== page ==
Welcome to winter. It's cold, dark and for most runners, motivation is a bit low. But if you've got a spring race on the calendar (or just want to stay in shape), it's important to stay consistent. Winter presents unique challenges, but with the right strategies, you can turn any potential fails into successes.
The Problem: Wintertime Darkness
The solution: When your miles take place in the pre-dawn or evening darkness, the No. 1 thing to do is make sure you're visible. That means choosing well-lit paths and streets, running against traffic and wearing plenty of reflective gear.
Nathan Sport's reflective ponytail beanie will keep your head warm while also giving a heads up to motorists. Bonus points for the hole for your ponytail.
If you'll be running on uneven roads or just need some extra light, a headlamp is a good bet, but we also like these innovative Knuckle Lights.
If you feel unsafe running outside when it's dark, there's no shame in logging miles on the treadmill. Cue up your favorite playlist or TV show and the miles will fly by!
The Problem: Cold Weather
The solution: Whether your definition of winter weather is 40 degrees or negative 20, heading out for a chilly run can be uncomfortable. But as the Scandinavian mantra goes, "There's no such thing as bad weather, only bad gear!" Plan on dressing as if it is 20 degrees warmer than it actually is. So, if you're headed out for a run in 30 degrees, dress as if you were going for a walk in 50-degree weather.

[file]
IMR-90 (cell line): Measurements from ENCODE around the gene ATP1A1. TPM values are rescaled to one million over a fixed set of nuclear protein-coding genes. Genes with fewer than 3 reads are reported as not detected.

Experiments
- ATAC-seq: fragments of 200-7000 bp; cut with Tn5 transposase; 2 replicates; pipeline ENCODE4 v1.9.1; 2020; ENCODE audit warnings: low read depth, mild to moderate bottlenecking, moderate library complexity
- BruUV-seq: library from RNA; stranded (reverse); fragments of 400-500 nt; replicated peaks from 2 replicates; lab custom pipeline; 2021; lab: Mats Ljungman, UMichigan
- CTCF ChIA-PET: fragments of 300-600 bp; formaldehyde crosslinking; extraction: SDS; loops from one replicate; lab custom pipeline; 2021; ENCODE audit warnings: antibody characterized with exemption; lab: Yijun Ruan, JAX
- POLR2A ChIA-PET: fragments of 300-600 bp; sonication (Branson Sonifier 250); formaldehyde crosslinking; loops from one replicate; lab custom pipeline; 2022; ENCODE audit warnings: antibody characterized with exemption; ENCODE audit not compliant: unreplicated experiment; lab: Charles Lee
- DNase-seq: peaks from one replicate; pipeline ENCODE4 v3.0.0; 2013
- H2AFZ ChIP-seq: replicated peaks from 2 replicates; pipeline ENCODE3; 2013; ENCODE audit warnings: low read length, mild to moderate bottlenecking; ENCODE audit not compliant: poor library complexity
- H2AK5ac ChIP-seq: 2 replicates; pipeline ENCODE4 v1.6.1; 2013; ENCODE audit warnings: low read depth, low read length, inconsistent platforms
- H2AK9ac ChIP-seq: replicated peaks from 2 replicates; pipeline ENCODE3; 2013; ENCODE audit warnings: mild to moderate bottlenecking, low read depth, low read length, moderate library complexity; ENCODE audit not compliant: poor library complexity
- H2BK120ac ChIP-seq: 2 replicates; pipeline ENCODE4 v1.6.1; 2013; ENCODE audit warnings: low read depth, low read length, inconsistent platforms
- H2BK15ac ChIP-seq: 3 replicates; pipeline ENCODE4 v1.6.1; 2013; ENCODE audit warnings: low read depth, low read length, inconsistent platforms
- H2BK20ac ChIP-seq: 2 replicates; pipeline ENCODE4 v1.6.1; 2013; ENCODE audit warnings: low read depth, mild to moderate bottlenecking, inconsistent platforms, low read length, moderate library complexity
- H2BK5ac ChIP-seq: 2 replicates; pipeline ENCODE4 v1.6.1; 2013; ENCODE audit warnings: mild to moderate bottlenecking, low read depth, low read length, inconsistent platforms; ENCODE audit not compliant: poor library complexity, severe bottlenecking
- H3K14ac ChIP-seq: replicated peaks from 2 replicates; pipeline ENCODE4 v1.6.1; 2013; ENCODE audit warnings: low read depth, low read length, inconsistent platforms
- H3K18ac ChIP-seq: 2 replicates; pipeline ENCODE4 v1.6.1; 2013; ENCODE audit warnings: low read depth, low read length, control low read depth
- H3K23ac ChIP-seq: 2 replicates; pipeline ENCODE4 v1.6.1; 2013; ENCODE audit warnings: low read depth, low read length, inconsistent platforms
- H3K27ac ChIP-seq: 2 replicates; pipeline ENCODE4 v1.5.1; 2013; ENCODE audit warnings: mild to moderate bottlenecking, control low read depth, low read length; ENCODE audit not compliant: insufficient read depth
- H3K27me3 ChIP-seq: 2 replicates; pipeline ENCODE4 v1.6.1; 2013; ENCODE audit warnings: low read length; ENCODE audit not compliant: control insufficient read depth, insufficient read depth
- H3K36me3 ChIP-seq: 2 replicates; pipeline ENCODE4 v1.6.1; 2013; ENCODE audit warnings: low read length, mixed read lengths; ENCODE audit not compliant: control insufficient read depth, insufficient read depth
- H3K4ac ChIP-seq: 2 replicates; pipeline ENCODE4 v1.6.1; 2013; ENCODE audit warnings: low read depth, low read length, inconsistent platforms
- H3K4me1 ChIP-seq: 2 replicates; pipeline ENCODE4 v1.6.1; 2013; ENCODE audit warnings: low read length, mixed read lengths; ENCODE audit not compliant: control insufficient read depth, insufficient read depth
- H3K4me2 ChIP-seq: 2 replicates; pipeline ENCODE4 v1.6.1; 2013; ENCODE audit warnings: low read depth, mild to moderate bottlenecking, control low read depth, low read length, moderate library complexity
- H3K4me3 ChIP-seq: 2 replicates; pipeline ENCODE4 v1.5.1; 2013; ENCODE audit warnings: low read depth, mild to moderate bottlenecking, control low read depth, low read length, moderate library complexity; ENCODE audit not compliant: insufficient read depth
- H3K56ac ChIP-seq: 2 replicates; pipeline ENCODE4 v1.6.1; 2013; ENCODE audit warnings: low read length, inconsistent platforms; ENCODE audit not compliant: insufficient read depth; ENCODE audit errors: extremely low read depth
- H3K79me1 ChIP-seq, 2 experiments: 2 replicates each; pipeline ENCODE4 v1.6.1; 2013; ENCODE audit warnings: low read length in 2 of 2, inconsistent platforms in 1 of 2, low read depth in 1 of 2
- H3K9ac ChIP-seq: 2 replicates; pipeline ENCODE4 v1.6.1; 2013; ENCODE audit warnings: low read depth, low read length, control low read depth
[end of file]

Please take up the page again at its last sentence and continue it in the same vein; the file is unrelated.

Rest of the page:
Plan on wearing base layers made of wool or sweat-wicking material, a windproof running jacket, hat/headband and mittens/gloves. When the roads are slushy, make sure your socks are made from a fabric that will keep your toes warm and blister-free. Swiftwick's pursuit line of socks, made from merino wool, is a great option.
The Problem: Icy, Snowy Roads
The solution: Slippery roads derailing your run? If your usual route is icy, consider strapping a pair of Yak Tracksover your shoes. They may look a bit like medieval torture devices, but they'll add traction and help avoid falls.
Has heavy snowfall covered up your favorite running paths and trails? Consider a pair of running-specific snowshoes like the ones from Dion. Snowshoes made for running are light and sleek—perfect for when you want to go fast on packed trails.
The Problem: Low Motivation
The solution: Whether it's the post-holiday blues or a case of the sniffles, sticking to a routine in the winter can feel tough. One of the best ways to stick with your workouts is through accountability. Do you have a neighbor who will wake up and log sunrise miles with you? A co-worker who can be your new gym buddy?
You might also want to consider a running streak—whether it's for a month or the whole winter season, running just 1 mile a day (or more if you want) can be a great way to maintain a routine, even when you don't feel like it.
If boredom is your issue, try using an on-demand fitness app such as Aaptiv. The audio-based workouts can generally be used on a treadmill or outdoors, and can add some variety to blah runs.
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